"Planning was done by the research project teachers who took into account students' thinking in their teaching. Their planning was different to what they would normally have done, and overall it involved planning the unit of work and the teaching and learning activities to take into account students' thinking. They had a goal of the students learning some science and they planned their teaching to enable this to occur. They planned teaching, learning and assessment activities to find out what the students were thinking, to get the students thinking and to respond to and interact with students' thinking."

Hanging with bated breath on every word of this intellectual tour de force, readers had to endure an agonizing wait of several months before they could savour the delights of Part II, in which they were treated to even more profound insights:

"The teachers on the teacher development programmes, as part of the research project, were encouraged to take into account students' thinking. One aspect of this was the responding to and interacting with students' thinking. To do this, the teachers had to create the opportunities to do this and then to actually do it. Both facilitation of students thinking for themselves and telling and explaining the science were aspects of teachers responding to and interacting with students' thinking."

My first reaction as a taxpayer was that over the last 30 years or so it must have cost well over $2 million in today’s money to keep this particular educational guru in employment. What about paying teachers — who do actually earn their crust — a bit more?

But then I got to thinking. It is precisely this kind of drivel that drives parents to send their sons and daughters to private schools. With every new outburst of educationist nonsense, support for private education zooms upward. Indirectly, the professor and her fellow educationists help pay our salaries. Rather than roasting the educationists, perhaps we should be toasting them.

So, I ask you to charge your glasses and drink a toast: To educationists!

Martin Hanson is a retired King's College science teacher and author of school textbooks, who now lives in Nelson.

5 comments:

David Lillis said...

Unfortunately, Mr. Hanson is right on the money - especially about two of our education agencies.

Having worked in one of them and interacting extensively with the other, no surprises that education is circling the drain.
David

Derek Mackie said...

Brilliant!
Full of ascerbic wit. My preferred method for imparting knowledge, laced with a good measure of sarcasm and withering scorn....I think! Or do I think that? I'll have to think about it.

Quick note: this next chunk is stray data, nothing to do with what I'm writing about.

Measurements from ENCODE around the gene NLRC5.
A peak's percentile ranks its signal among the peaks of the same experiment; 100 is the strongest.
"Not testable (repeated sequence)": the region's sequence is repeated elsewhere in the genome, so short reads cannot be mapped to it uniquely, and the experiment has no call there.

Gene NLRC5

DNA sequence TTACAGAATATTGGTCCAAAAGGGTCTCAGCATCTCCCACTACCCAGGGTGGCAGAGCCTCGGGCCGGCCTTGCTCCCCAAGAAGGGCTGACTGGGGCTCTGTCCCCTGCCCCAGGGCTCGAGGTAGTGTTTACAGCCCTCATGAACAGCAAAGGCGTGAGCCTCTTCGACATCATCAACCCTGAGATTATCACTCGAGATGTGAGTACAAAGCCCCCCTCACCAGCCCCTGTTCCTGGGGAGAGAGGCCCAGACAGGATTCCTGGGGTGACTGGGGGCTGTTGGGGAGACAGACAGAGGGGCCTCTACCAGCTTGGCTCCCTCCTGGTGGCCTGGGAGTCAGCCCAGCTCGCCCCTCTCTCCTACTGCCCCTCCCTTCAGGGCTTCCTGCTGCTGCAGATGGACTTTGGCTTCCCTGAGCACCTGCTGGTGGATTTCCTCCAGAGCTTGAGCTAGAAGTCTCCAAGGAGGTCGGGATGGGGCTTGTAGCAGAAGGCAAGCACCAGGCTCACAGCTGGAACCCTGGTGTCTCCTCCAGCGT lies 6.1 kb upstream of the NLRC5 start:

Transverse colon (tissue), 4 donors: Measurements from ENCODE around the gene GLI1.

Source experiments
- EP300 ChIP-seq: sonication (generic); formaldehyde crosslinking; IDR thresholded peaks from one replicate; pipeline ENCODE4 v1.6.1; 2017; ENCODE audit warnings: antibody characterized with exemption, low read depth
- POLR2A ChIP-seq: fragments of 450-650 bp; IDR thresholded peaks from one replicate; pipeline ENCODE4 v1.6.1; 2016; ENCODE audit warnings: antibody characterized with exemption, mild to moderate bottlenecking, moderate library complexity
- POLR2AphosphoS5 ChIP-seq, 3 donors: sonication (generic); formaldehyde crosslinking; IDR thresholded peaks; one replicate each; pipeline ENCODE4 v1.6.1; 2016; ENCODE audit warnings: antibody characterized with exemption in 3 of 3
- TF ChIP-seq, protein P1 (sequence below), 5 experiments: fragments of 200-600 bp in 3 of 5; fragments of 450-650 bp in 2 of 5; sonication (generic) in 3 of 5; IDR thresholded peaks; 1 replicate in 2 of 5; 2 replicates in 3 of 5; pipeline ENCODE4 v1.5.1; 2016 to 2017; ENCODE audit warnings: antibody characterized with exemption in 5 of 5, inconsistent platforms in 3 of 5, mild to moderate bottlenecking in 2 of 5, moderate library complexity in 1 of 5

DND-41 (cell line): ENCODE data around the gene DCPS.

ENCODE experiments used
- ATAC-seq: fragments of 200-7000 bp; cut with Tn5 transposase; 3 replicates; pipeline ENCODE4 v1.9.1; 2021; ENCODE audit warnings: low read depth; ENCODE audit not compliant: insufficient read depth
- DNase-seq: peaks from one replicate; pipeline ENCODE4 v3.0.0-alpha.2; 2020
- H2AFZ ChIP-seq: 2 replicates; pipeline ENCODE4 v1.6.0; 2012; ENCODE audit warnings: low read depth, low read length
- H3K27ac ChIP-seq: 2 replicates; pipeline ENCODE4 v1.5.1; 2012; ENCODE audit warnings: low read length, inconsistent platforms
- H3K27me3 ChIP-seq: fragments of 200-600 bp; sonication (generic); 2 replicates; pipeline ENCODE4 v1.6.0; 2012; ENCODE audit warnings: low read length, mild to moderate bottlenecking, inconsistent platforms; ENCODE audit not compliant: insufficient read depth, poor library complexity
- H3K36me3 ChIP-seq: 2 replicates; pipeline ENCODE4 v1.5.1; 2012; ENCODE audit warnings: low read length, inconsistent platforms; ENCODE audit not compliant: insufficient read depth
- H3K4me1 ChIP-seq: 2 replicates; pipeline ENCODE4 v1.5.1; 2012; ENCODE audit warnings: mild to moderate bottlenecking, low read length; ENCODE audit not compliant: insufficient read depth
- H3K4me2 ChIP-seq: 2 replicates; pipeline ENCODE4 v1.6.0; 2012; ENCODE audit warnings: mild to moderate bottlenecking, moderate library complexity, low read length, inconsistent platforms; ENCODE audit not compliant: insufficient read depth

Oh for an educationist when you need one, to facilitate my thinking.



Robert Arthur said...

Great stuff. But any hint of comment along those lines would end career today, and get you cancelled in retirement. Another haven for educationists would be the Teaching Council. The 1993 NZ Science Teacher article, whilst not exactly profound, is at least fathomable. Today the language would not be. I note the word pedagogy, an early precursor of education speak, and which must have befuddled more parents than any other in the language, was already well established in 2006. Assuming someone very brave and immune to cancellation, imagine what such a speech along those lines would be like today with all the mandatory te reo and other maori twaddle begging for ridicule. But with colonist humour now killed off (Tremain and Bob Jones excepted) little chance of.

Anonymous said...

Very good, thanks Martin. Of course you will be aware that the current parlance o9r eduspeak of the educationists is now vastly more sophisticated and woke with words like "akonga" and that when learning arithmetic (yes, we're talking youngsters), they should be “encouraged to interrogate dominant discourses, including that maths is benign, neutral and culture-free.”

Something of a shame the gallows are no longer socially acceptable.

Gaynor said...

In 1983,'A Nation at Risk', a US government report concluded that their state schools seemed to be designed by an unfriendly foreign power.NZ schools now should be considered in the grip of the same hostile ideology ie extreme Progressive Education. This was largely but not entirely the brainchild of John Dewey set out in his 50 books. His main idea was that schools are for socializing children through how they work and play together. Taking over the minds of education departments,teacher colleges and teachers this idea included plans to transform schools away from a cognitive, intellectual and knowledge base.
Hence the evolution of the school mistress and master of traditional education as
Martin so ably describes. All this was to fit Dewey's ideology with facilitators
being the inevitable product of constructivism . This means somehow, magically with little effort the child would naturally absorb the Knowledge they required.
Obviously quite absurd.
The biggest enemies in our state schools are those in charge of them.They are obsessed by the worst aspects of Progressive Education.